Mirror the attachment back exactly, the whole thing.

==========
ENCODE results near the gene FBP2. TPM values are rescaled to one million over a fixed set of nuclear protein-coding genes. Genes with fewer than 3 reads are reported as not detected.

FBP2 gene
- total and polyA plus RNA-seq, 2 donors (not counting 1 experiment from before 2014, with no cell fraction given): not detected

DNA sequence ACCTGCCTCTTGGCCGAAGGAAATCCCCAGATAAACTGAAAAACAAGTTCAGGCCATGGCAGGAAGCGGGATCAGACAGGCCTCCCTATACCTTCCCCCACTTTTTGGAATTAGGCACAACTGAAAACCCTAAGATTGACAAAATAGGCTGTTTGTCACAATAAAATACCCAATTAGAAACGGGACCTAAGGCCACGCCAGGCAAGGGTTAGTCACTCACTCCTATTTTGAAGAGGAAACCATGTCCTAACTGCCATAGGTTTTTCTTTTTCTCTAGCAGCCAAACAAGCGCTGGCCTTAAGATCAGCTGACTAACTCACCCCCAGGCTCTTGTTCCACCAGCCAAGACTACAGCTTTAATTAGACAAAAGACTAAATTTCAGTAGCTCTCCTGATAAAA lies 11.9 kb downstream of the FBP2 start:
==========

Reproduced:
ENCODE results near the gene FBP2. TPM values are rescaled to one million over a fixed set of nuclear protein-coding genes. Genes with fewer than 3 reads are reported as not detected.

FBP2 gene
- total and polyA plus RNA-seq, 2 donors (not counting 1 experiment from before 2014, with no cell fraction given): not detected

DNA sequence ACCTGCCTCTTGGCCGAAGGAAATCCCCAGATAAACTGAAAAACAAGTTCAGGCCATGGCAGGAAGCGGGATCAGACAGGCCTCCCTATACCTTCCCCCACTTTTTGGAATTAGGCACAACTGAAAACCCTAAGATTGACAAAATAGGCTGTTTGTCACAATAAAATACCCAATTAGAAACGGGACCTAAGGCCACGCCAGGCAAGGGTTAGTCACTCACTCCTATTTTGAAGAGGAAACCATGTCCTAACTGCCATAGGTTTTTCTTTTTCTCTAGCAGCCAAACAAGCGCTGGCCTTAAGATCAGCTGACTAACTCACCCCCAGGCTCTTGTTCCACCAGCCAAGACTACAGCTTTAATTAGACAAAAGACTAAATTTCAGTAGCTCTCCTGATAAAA lies 11.9 kb downstream of the FBP2 start: